JACC: CARDIOVASCULAR INTERVENTIONS
VOL. 7, NO. 3, 2014
ª 2014 BY THE AMERICAN COLLEGE OF CARDIOLOGY FOUNDATION
PUBLISHED BY ELSEVIER INC.
LETTERS TO THE EDITOR
Cardiac Perforation by Atrial Septal Defect Closure Devices A Potentially Catastrophic and Still Unclear Event We read with interest the safety review paper by Moore et al. (1) aimed at outlining the available information on the safety of atrial septal defect (ASD) closure devices (Amplatzer septal occluder [ASO], St. Jude Medical, St. Paul, Minnesota, and Helex septal occluder, W.L. Gore, Flagstaff, Arizona) with a focus on cardiac perforation. In this endeavor, the authors of that paper quoted the analysis by DiBardino et al. (2), which presented 51 cardiac perforations reported to the Manufacturer and MAUDE (User Facility Device Experience) database, with a concerning overall mortality of 19.6% and evidence that ruptures may occur as late as 3 years after deployment. Similarly, Moore et al. (1) reported a MAUDE database analysis by the U.S. Food and Drug Administration showing how erosion contributes to 15% of medical device reports, with an overall 16.2% mortality in 80 patients who required device removal. Again, the time to erosion reported in the 13 deaths ranged from 1 day to 2.2 years (3). Cardiac perforation is a rare complication of ASD closure devices, not encountered in the pivotal or post-market approval studies, which is particularly troubling in view of the potential for late occurrence, the few convincing data on risk factors, and the impending catastrophic outcome. Although not quoted by Moore et al. (1), we reported the longest time frame (5 years) ever recorded for an ASO-related cardiac perforation, which occurred during an intense isometric exertion in a 54-year-old patient (4). Although anecdotal, our observation might have 2-fold importance. On the one hand, the potential for an even more delayed adverse event should not be underestimated. Indeed, this late occurrence might suggest a more cautious revision of the follow-up imaging schedule after device implantation (1). On the other hand, the occurrence of the event during an intense isometric exertion raises the question whether dynamic changes in the anatomic relationship between the device and surrounding cardiac structures, particularly during Valsalva maneuvers or other pressurizing conditions, might play a role in the determinism of the complication. This issue could be of the utmost importance in people exposed to strenuous physical activity. This hypothesis might suggest 2 precautionary initiatives: 1) the introduction of stress echocardiography in the routine assessment of patients after ASD closure device implantation to evaluate the appropriateness of the device positioning under dynamic conditions; and 2) greater restriction imposed during intense physical activity in ASD closure devices holders until this issue is ﬁnally elucidated.
*Francesco Santini, MD Francesco Onorati, MD Filippo Rapetto, MD Giancarlo Passerone, MD Giuseppe Faggian, MD Alessandro Mazzucco, MD *Division of Cardiac Surgery IRCCS Azienda Ospedaliera Universitaria San Martino – IST Largo Rosanna Benzi 10 16132 Genova Italy E-mail: [email protected]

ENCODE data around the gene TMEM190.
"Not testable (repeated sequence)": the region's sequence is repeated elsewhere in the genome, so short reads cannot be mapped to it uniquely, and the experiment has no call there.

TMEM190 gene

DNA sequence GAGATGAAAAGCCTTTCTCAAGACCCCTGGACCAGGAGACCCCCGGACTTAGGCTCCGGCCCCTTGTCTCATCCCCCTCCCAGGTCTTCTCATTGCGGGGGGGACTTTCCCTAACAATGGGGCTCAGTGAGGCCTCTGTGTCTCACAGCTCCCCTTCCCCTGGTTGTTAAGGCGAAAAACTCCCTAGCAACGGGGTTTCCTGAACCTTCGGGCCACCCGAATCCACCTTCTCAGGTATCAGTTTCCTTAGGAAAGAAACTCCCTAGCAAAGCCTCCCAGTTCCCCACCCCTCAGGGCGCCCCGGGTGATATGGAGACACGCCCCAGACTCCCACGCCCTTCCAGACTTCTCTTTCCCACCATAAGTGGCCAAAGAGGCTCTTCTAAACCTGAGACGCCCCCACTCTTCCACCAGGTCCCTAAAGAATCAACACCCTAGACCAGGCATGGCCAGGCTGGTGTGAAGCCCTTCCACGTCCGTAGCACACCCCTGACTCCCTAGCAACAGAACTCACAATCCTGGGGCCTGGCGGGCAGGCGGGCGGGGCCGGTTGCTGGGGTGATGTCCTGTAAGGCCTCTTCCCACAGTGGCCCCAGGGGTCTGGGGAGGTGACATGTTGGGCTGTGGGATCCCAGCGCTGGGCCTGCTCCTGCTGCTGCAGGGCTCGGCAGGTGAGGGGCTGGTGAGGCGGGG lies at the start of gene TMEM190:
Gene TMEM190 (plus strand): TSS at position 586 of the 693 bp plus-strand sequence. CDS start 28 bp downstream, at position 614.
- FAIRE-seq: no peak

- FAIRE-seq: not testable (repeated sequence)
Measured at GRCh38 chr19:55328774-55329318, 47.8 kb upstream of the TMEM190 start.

1. Moore J, Hegde S, El-Said H, et al. Transcatheter device closure of atrial septal defects. J Am Coll Cardiol Intv 2013;5:433–42. 2. DiBardino DJ, McElhinney DB, Kaza AK, Mayer JE. Analysis of the U.S. FDA Manufacturer and User Facility Device Experience database for adverse events involving Amplatzer septal occluder devices and comparison with the STS congenital cardiac surgery database. J Thorac Cardiovasc Surg 2009;137:1334–41. 3. U.S. FDA. FDA Executive Summary Memorandum—May 24, 2012: Circulatory System Advisory Panel Meeting—Transcatheter ASD Occluders: Clinical Update and Review of Events [pdf]. May 24, 2012. Available at: http://www.fda.gov/AdvisoryCommittees/CommitteesMeeting Materials/MedicalDevices/MedicalDevicesAdvisoryCommittee/Circulatory System DevicesPanel/ucm300073.htm. Accessed December 4, 2012 4. Santini F, Morjan M, Onorati F, Morando G, Faggian G, Mazzucco A. Life-threatening isometric-exertion related cardiac perforation 5 years after Amplatzer septal defect closure: should isometric activity be limited in septal occluder holders? Ann Thorac Surg 2012;93:671.
Cardiac Perforation by Atrial Septal Defect Closure Devices: A Potentially Catastrophic and Still Unclear Event We thank Dr. Santini and colleagues for their interest in our paper (1). Santini and colleagues discuss a hypothetical cause of erosion based on an anecdotal report stemming from 1 patient who had a device-related cardiac perforation following a period of intense isometric exercise. We did not reference the report by Santini et al. (2), but we acknowledge that a period of intense exercise could potentially bring about hemodynamic changes that may alter the relationship between the device and surrounding structures and, thereby, increase the risk for erosion. However, this hypothesis is based on a single case report. As alluded to in our review, erosions are rare, with the overall incidence of erosions ranging from 0.1% to 0.3% and with mortality from erosion being around 0.05%,